Taishan Mountain in Shangdong--- One of the Buddhist Mountains in China

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Taishan Mountain, pride of Shandong province, standing at an imposing 1,545 m above sea level, is the most venerated of China's five sacred Taoist mountains. Some 6 million tourists a year come to follow in the footsteps of Confucius and other great leaders and thinkers of China.
 
As one of the sacred Buddhist Mountains in China, it attracts the attention of most Chinese people, both domestic and international. It is endowed with many scenic spots. A large number of them were given names in ancient times. They include 112 peaks, 98 precipices, 18 caves, 58 oddly shaped rocks, 102 streams and valleys, 56 pools and waterfalls, and 64 springs. Vegetation covers 79.9% of the area. The flora is known to comprise 989 species in 144 families.
 
It also boasts cultural heritage with an incessant history of several thousand years. Currently on the mountain, there are 22 ancient architectural complexes, 97 ruins, 819 stone tablets and 1,800 stone inscriptions, which provide a natural museum for the study of ancient history and calligraphy. Taishan Mountain is a mountain of outstanding value from the point view of aesthetics, science, history and culture. Taishan Mountain was elected to the "World Heritage List" in 1987. Chinese people tend to describe a situation as being as stable as Taishan Mountain or a matter as being as weighty as Taishan Mountain, giving clear evidence of such an impression. 
 
History
Taishan Mountain has been a center of worship and enlightenment, destination of pilgrimages, and inspiration to the masses for no fewer than three thousand years. During the Spring and Autumn Period (722 BC - 476 BC), Confucius who resided in nearby town of Qufu, ascended the mountain and found inspiration to author the doctrines of Confucianism, still venerated now more than two millennia later. Other famous figures from Chinese history would later follow in the master's footsteps in search of inspiration—Libai and fellow poet Dufu, to name but a couple.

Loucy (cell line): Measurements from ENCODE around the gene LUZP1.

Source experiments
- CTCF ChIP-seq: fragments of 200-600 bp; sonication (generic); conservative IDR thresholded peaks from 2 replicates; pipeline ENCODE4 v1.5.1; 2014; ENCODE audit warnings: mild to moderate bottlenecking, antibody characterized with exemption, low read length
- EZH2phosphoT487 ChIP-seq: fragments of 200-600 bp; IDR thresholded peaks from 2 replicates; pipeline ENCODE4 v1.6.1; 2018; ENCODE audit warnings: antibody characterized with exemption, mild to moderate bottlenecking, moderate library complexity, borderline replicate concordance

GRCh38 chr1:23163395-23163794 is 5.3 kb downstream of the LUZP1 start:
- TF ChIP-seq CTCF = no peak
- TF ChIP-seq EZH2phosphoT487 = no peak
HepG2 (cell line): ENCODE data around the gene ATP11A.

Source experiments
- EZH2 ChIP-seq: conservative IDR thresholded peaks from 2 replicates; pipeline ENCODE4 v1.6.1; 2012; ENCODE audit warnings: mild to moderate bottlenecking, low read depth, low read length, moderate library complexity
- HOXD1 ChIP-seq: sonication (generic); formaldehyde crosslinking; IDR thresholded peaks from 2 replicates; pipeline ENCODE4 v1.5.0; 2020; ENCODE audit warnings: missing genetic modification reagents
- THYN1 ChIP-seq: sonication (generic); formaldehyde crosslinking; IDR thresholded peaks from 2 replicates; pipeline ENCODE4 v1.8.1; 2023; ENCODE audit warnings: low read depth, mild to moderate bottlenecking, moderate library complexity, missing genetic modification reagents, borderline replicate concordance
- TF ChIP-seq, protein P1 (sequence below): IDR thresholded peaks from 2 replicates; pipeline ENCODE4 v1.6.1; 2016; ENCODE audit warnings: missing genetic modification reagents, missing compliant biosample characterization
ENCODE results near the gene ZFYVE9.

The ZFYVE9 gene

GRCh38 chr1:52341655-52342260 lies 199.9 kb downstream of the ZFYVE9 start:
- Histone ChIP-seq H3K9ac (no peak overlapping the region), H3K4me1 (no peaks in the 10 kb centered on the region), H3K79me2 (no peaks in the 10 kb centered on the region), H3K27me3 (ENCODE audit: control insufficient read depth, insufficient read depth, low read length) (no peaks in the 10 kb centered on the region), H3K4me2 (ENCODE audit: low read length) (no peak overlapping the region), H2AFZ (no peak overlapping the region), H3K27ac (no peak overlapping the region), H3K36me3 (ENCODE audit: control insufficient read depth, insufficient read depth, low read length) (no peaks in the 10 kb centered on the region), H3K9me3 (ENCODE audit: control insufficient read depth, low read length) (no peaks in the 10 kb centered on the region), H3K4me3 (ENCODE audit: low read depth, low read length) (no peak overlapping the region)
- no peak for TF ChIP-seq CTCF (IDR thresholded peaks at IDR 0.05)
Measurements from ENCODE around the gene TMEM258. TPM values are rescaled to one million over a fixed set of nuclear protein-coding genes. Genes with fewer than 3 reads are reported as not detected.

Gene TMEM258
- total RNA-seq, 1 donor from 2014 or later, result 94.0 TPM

Daizong Archway
The beginning of the ascent up Mount Tai begins at the Daizong Archway (Daizong Fang), located to the north of the Dai Temple. The temple was constantly expanded, reaching its zenith in the Tang Dynasty with more than 800 palaces and pagodas built in the royal style. The archway is built on a base of 4 pillars and 3 gates. Close by, there is the Heavenly Queen Pool (Wangmu Chi) from where you can see the river.
 
Stone Sutra Ravine
Northeast of the Doumu Convent, stands a huge rock inscribed with characters as large as 50cm by 50cm dating back some 1400 years. Taoists and Chinese calligraphic enthusiasts have long made the trek up the Mountain to see these invaluable cultural relics where the text of the Diamond Buddhist Sutra has been carved on the rock face. This is a quiet spot, set off from the main path.
 
Sun rise
The best scene is probably the sun rise. Once the sun jumps out of the horizon, it sends the first beam through the leaves of pines onto the rocks still shadowed in darkness - a magnificent scene. When darkness recedes and day breaks, a ball of fire appears over the horizon. One mountain after another catches the sun's beams, until every thing comes alive.
 
Entrance Fee: 80RMB per person (normal price ticket); Students: 40 RMB (half price)
 
Opening time: The whole day
 

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